Tamarack is a distinctive tree species in central Alaska—a conifer that sheds its needles each fall. Tamarack trees usually grow in wet lowland areas (often intermingled with black spruce), and are 9-14 m tall, with rough brown-gray bark. Individuals have a single unbranched trunk with many secondary branches horizontal or sweeping slightly upward. The overall appearance of the tree is conical to slightly pear-shaped. Twigs are light brown with many short spur twigs, covered in leaf scales. Needles are pale blue green, three-angled, 1-2.5 cm long and very narrow, soft, with twelve to twenty radiating out in bundles from short spur twigs. In fall, needles turn golden-yellow before they fall off.
Tamarack produces male and female flowers in different cones, but on the same tree, frequently on the same branches. Male cones are inconspicuous, made up of yellow pollen sacs attached to the side of the leaf-bearing twigs. Female cones are round to ovate, 1-1.5 cm long, with rounded, finely toothed scales, attached on short curved stems. The small seeds are 2-3 mm long, with a slightly winged covering, 4-6 mm. Wood is brown, dense, and highly resin-filled making it rot-resistant.
Tamarack almost never grows in pure stands, with individuals usually found mixed in with black spruce, or sometimes white spruce. Though people unfamiliar with tamarack can mistake it for spruce in summer from a distance, the soft needles arranged in bundles instantly distinguish it from both white (Picea glauca) and black spruce (P. mariana). In winter, needle-less tamarack can be distinguished from dead spruce by the presence of the short spur twigs.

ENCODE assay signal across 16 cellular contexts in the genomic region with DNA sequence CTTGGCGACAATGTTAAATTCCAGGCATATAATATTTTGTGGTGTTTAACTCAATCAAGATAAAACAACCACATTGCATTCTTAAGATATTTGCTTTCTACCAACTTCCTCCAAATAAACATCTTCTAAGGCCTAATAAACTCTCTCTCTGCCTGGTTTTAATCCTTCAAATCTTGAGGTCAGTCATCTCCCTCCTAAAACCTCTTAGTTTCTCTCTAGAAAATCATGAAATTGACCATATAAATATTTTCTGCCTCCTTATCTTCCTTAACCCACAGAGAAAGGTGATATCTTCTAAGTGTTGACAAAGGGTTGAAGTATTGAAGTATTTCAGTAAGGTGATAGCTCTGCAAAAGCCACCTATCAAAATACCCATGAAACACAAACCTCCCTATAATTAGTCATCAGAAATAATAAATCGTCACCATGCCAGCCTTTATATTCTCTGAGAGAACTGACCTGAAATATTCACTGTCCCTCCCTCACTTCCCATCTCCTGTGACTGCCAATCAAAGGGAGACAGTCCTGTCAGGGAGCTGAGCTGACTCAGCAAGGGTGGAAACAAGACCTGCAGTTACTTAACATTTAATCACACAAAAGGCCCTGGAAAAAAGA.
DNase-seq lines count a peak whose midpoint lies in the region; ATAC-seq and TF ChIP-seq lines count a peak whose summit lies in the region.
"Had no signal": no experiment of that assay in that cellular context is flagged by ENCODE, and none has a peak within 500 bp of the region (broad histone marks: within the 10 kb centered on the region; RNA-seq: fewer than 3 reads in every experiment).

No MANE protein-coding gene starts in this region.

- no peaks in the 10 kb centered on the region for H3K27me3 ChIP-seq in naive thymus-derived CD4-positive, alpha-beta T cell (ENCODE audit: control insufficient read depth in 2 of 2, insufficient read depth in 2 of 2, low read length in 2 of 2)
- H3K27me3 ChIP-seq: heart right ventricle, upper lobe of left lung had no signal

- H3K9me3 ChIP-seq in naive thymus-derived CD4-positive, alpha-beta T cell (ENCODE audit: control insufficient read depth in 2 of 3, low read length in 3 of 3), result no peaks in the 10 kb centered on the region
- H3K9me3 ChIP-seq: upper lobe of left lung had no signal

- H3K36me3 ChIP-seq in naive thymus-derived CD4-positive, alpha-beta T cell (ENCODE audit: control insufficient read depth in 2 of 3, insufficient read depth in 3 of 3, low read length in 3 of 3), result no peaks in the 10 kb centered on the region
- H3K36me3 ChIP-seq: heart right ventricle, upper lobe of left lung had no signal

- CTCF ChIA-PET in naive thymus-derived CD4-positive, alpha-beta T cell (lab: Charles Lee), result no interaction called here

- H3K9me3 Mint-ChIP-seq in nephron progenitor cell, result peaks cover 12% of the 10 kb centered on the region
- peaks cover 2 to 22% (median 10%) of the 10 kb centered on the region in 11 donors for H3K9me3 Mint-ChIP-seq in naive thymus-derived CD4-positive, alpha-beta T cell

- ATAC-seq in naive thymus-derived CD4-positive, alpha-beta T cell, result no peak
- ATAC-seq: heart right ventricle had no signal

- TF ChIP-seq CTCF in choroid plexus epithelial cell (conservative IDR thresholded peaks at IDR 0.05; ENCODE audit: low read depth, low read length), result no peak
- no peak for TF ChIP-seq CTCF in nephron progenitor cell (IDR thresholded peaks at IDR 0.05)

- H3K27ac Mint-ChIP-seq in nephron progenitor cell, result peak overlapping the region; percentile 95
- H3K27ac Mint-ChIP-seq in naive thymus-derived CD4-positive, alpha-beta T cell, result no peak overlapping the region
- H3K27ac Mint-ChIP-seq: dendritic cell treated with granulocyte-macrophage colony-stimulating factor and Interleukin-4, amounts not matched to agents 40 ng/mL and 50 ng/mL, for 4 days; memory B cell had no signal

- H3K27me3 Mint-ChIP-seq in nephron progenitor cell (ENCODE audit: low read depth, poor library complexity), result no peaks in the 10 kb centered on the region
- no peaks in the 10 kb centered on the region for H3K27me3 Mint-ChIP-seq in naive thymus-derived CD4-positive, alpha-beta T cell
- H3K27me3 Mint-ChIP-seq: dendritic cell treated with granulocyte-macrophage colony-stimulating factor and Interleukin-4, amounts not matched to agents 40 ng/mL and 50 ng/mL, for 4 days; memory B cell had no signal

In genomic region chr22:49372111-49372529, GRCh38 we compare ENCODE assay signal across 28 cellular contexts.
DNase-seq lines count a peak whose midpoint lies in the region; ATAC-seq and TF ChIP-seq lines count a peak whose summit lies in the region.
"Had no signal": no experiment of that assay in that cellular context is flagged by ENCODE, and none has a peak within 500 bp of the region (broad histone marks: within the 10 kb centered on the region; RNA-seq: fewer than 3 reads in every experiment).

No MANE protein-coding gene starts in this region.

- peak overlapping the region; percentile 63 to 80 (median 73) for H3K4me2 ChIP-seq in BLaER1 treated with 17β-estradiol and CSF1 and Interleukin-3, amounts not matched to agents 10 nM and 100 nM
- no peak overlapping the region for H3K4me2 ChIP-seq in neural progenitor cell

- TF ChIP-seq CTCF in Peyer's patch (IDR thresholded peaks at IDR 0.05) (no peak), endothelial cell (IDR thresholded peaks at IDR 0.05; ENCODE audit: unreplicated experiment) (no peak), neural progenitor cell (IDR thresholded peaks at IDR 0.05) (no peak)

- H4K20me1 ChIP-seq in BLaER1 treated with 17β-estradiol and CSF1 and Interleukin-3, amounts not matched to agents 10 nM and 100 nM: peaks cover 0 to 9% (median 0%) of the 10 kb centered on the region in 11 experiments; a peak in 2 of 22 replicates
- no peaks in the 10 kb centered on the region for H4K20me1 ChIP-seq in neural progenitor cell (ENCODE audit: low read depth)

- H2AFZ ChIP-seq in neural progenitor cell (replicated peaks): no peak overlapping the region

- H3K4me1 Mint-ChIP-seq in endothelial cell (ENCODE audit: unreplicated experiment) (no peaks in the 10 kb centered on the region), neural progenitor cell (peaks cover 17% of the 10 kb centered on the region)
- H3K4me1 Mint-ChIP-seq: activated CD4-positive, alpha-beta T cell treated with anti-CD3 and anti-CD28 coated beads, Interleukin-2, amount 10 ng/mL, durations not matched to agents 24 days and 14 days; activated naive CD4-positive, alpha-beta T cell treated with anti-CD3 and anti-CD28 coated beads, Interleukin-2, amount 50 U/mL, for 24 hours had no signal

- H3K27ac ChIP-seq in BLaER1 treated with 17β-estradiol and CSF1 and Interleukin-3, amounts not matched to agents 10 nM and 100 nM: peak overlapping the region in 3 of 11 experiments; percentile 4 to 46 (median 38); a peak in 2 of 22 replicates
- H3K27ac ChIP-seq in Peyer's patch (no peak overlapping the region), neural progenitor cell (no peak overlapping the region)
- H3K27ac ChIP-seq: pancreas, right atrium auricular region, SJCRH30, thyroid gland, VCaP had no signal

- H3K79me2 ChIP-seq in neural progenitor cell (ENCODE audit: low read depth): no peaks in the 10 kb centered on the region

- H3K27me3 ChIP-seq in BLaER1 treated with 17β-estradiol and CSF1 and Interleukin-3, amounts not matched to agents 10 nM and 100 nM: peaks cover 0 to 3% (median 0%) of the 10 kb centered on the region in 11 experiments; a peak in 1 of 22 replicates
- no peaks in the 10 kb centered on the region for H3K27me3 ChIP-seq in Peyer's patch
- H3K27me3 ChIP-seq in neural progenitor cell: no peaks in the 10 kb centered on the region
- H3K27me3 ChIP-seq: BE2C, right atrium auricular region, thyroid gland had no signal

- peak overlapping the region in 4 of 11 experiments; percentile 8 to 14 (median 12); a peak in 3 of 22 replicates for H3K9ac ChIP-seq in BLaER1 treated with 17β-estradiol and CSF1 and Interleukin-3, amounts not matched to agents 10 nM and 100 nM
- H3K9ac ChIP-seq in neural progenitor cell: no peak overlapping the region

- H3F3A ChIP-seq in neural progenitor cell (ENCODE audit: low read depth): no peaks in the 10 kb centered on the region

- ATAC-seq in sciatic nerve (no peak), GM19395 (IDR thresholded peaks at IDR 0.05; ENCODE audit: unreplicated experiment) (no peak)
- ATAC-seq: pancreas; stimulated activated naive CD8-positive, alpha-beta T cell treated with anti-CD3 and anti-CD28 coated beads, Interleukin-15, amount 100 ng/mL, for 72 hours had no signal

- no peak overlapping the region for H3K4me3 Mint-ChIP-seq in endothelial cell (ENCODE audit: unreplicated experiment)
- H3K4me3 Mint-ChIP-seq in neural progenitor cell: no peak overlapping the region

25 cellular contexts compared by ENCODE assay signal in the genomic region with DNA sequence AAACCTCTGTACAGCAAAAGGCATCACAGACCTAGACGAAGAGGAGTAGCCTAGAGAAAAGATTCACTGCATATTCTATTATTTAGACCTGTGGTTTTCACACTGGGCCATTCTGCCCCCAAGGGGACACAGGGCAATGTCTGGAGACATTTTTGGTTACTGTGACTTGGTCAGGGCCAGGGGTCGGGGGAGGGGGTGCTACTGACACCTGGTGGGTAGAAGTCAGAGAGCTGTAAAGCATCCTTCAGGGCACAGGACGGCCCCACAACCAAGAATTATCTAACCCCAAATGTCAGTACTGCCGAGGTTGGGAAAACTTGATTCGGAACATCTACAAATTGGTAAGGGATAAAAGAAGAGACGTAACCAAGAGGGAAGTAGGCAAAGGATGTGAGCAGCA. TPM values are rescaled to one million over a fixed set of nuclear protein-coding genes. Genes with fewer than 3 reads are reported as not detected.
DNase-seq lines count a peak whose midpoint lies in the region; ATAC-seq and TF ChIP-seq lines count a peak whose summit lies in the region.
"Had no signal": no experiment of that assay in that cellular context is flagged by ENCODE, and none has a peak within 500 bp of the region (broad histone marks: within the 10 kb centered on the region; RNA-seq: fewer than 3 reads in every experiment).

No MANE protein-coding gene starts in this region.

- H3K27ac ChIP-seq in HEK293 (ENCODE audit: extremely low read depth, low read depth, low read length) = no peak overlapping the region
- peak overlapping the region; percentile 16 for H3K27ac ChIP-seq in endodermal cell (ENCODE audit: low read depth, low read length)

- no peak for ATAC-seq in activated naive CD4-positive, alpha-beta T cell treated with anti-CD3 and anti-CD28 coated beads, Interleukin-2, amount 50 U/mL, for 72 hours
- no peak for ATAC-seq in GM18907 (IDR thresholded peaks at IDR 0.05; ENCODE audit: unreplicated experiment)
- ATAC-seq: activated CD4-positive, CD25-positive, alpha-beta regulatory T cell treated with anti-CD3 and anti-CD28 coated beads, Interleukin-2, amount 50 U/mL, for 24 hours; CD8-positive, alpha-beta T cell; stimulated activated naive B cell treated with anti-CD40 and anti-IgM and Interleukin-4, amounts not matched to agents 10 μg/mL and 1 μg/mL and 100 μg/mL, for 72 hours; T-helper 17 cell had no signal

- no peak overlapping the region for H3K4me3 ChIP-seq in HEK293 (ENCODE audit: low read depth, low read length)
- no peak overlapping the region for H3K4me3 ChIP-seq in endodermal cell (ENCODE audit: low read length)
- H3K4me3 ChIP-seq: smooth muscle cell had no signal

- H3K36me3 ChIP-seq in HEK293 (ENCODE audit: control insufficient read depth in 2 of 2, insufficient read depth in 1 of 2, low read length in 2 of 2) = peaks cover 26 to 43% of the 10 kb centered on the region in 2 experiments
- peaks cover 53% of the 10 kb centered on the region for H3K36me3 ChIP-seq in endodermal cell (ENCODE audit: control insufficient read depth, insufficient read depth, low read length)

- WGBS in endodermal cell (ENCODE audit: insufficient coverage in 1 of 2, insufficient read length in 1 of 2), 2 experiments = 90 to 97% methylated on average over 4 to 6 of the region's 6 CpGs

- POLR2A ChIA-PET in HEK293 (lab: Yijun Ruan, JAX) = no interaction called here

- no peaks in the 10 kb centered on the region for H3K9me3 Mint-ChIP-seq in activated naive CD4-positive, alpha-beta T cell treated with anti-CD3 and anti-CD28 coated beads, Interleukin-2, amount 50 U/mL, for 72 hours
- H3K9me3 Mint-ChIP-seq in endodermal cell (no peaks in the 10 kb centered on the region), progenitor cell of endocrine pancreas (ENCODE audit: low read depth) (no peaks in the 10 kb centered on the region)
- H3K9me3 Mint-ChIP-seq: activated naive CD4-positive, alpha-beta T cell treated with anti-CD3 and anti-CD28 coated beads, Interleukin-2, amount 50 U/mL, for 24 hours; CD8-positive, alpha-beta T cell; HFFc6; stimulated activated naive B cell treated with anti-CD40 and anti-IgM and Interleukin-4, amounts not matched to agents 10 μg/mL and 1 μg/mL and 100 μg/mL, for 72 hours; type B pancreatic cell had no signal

Larix laricina is a deciduous perennial conifer. New needle buds are formed in the fall, green up occurs in spring. In fall, needles turn gold-yellow and are shed from the tree. Cones are produced in early to mid-summer.
Tamarack produces male and female flowers in different cones, but on the same tree, frequently on the same branches. Female cones are grown each year but persist over winter. Male cones are inconspicuous. Wind-dispersed pollen is released in early spring, beginning before budburst but continuing as the leaves grow, and the male cones then are shed. After being fertilized, seeds develop through the summer, and the scales of the female cones open to release the seeds in the fall. The small seeds are wind dispersed. Seeds require a warm, unshaded site to germinate, preferring substrates such as mineral soil and feathermoss mats (Brown et al. 1988).
Throughout central Alaska, swathes of tamarack have died due to heavy defoliation by larch sawflies Pristiphora erichsonii in the 1990s (Holsten and Burnside 1997). In Denali National Park, 60% of standing trees are dead (Roland et al. 2013). Other insects that utilize L. laricina include (but are not limited to): larch budworm Zeiraphera spp. and the larch bark beetle (Dendroctonus simplex).
The slow-decaying wood of tamarack is sometimes used for lumber.
Larix laricina is a boreal North American endemic species, occurring in all Canadian provinces, and ranging south into the upper Midwest, mid-Atlantic and New England. This species is restricted to the interior of Alaska, disjunct from the broader boreal distribution in North America. In Alaska, L. laricina occurs from Aniak to south of Fairbanks, west to Denali and east to Delta Junction. In Denali, it occurs in scattered sites across the northwestern lowlands. The Alaskan population of L. laricina has sometimes been treated as a separate species or subspecies.
Of the tree species in the Park, tamarack is the least likely to be found at high elevations. Most occurrences were below 300 m. trees were primarily found on low slopes (<4 degrees) with the average site at an angle of 1.78 degrees. However, there is an unexpected uptick in occurrences at slopes of 20-28 degrees, and this is where this species reaches its highest degree of cover (0.5%, lowest of the tree species). Tamarack grows on all aspects, with a slight decrease in occurrences on south facing slopes.
Tamarack is found almost exclusively in acidic wetlands, or in wet, cold mineral soils in uplands. Its presence is correlated with shallow active layer (permafrost) and a deep soil organic layer (Roland et al. 2013).